The following was posted by Joshua Fauver on the Independent American & Constitutional Review (IACR) on June 27, 2013:
The following was published in “The State“, a South Carolina Newspaper on May 29th, 2013.
While campaigning from different parties in 2006, we realized we were in agreement on many issues and now have decided to act on the conviction we share — the need for a viable third political party. We have begun work to form a new political party in South Carolina, the American Party, in order to transform our dysfunctional political system. It will not be based on a single issue or any political extreme but instead will focus on the greater good.
The American Party will embrace diversity as a manifestation of the strength of our people while enforcing term limits, transparency and accountability of our candidates and office holders and will strive to elect citizen legislators and remove career politicians who are holding our democracy hostage.
The right and left political parties give voters few viable options and are moving farther away from the common good. Many feel they must choose the lesser of two evils from a list of career politicians who have survived the primary gauntlet of their respective parties by pledging allegiance to the special interests and the polarizing doctrine their bases demand.
John Adams, in his frustration with the nascent two-party system, said: “There is nothing which I dread so much as a division of the republic into two great parties, each arranged under its leader, and concerting measures in opposition to each other. This, in my humble apprehension, is to be dreaded as the greatest political evil under our Constitution.”
The Republican and Democratic parties seem neither able nor willing to change the inadequate status quo they have collaboratively created. Gridlock does not work in our home or business — and it doesn’t work for better public policy. This broken system — funded by special interests and with its insulated career politicians, gridlock and name calling — increasingly has convinced us that we must stop seeing ourselves just as Republicans or Democrats but instead must see ourselves as Americans in the greatest democracy on earth.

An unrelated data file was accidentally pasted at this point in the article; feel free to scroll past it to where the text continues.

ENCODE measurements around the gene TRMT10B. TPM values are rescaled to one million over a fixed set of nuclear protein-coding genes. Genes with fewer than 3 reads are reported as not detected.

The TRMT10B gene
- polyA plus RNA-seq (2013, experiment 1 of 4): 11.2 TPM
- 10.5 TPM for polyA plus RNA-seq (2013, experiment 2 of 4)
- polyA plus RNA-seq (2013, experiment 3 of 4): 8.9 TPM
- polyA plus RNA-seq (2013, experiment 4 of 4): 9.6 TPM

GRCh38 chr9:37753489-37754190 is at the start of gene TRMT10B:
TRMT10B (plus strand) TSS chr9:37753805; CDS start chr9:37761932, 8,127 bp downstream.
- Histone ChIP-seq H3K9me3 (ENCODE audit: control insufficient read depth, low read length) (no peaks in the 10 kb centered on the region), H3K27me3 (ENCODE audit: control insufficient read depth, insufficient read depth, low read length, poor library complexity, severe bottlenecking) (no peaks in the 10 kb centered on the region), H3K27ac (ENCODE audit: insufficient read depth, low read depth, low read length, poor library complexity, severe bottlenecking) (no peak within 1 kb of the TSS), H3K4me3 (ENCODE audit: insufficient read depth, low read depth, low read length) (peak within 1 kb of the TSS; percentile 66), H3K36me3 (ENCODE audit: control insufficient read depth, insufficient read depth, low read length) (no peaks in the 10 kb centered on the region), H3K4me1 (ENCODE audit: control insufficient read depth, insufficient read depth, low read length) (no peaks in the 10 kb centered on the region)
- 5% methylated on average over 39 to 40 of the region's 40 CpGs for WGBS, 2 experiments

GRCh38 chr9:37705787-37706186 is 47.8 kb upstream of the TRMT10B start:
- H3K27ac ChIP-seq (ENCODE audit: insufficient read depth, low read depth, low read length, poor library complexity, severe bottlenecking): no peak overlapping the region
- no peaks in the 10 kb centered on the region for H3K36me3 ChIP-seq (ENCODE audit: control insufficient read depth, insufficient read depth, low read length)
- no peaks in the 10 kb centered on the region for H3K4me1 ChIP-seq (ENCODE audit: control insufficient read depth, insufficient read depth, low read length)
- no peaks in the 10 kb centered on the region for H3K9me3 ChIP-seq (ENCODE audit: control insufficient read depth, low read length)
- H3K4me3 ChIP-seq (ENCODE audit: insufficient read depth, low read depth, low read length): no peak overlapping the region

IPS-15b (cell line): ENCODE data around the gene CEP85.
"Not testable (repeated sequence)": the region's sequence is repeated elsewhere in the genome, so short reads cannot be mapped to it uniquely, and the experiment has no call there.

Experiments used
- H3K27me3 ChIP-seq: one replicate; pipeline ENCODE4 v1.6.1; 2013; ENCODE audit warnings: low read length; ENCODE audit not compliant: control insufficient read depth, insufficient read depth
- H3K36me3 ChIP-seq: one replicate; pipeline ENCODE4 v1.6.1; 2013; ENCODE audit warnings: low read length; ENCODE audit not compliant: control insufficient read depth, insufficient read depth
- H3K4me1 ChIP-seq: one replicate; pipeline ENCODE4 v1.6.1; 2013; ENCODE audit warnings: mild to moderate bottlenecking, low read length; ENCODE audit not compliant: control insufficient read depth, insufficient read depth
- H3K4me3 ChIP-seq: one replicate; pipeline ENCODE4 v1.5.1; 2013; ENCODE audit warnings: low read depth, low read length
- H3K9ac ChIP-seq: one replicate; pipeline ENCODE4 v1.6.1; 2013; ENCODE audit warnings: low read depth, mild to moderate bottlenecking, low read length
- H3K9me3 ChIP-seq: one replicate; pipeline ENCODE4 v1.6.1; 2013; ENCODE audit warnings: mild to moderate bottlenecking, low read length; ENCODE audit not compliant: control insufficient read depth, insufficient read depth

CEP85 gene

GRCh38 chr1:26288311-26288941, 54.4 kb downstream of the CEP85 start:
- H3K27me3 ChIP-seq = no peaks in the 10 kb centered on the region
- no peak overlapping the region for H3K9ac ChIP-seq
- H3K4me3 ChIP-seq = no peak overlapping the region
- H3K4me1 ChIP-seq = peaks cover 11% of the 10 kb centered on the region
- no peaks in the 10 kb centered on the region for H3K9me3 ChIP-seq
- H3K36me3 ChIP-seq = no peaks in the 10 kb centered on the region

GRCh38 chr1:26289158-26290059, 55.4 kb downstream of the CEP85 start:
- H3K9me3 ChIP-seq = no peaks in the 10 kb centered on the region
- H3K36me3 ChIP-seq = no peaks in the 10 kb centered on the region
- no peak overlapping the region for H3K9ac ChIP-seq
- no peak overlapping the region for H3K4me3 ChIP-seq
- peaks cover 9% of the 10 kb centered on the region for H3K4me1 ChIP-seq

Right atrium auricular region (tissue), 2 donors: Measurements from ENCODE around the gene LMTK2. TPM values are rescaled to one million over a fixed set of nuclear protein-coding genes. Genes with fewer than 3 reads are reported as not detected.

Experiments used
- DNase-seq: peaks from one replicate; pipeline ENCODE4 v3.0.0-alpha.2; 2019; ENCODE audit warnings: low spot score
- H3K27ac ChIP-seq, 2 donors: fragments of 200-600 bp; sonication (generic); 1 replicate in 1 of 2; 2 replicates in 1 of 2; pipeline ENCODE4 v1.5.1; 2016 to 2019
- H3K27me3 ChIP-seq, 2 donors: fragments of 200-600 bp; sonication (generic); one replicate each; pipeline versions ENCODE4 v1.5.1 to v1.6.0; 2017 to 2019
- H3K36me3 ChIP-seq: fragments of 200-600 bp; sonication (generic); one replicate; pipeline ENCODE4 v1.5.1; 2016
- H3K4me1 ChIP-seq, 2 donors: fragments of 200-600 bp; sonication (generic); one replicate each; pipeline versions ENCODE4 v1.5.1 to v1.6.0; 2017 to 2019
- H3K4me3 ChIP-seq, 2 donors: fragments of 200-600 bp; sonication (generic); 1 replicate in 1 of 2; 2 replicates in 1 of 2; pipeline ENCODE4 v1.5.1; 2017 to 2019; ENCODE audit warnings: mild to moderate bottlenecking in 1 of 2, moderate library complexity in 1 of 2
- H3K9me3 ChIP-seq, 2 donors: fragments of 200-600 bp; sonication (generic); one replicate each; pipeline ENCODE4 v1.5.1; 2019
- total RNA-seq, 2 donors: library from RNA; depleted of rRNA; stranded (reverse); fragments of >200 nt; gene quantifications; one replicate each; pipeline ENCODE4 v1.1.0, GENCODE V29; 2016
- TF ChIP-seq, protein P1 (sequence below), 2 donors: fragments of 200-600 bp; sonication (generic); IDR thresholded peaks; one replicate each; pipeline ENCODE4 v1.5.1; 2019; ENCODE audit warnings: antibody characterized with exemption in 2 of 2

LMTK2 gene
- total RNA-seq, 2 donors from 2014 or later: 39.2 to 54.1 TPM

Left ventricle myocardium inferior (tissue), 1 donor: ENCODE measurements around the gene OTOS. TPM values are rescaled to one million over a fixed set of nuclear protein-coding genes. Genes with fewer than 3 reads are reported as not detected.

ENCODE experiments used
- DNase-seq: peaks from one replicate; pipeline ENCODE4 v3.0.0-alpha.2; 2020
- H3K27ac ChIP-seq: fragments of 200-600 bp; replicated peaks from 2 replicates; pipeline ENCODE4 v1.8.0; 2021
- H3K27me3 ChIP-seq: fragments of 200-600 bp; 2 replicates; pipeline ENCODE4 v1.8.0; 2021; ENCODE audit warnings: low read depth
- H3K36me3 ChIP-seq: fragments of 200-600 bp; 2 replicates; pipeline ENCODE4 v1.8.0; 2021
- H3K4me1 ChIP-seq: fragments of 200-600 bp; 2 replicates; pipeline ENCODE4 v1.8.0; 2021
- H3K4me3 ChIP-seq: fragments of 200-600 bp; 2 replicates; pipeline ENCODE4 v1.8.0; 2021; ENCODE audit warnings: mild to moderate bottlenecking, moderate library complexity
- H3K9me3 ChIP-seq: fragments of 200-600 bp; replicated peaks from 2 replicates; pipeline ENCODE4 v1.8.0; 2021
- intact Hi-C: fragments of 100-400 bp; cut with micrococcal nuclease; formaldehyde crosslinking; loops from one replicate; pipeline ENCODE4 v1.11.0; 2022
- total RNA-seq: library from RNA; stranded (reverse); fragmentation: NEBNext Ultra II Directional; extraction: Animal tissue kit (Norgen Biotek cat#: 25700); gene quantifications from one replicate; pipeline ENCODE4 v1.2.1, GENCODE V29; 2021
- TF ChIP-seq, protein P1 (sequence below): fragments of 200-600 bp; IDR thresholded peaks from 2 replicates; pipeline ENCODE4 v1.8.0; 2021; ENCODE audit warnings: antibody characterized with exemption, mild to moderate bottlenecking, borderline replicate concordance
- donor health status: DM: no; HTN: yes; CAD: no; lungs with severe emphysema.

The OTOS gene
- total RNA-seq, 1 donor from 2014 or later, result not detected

It’s time to regain control of our political system and our government. Only a new party that requires term limits, transparent financial campaign limits and a non-partisan problem-solving agenda focused on economic growth, fiscal responsibility and increased global competitiveness will allow the 21st century to become yet another American Century.
We became a great nation in large part because of our exceptional ability to be creative and to adapt to changing conditions. It is now time to address our growing political dysfunction by establishing a modern, moderate new party.
Our platform priorities will be to decrease the national debt, create a strong choice-driven public school system, create an efficient and effective health-care system, reform campaign funding, reform our ethics laws, provide strong unequivocal support for the Second Amendment, initiate comprehensive tax reform and implement a comprehensive immigration policy that provides a responsible pathway to citizenship.
The American Party is being formed in neighborhoods and with the support of coalitions that long have been frustrated but focused on the common good. We are asking voters to participate in renewing our democracy. We are not a single-issue movement, nor a spoiler party designed to take away from either end of our broken two-party system. If you want another choice on Election Day, help us build the American Party and renew the true democracy that generations of Americans have sacrificed greatly to build.
Learn more at Americanpartysc.com, follow “The American Party” on Facebook, call (888) 386-8083 or write PO Box 660, Prosperity, SC 29127. Please join us for the sake of our state, our nation and our future.
Dr. Lovelace, a Prosperity physician, sought the Republican gubernatorial nomination in 2006; Dr. Rex was elected state education superintendent in 2006 and sought the Democratic gubernatorial nomination in 2010. Contact them at firstname.lastname@example.org or email@example.com.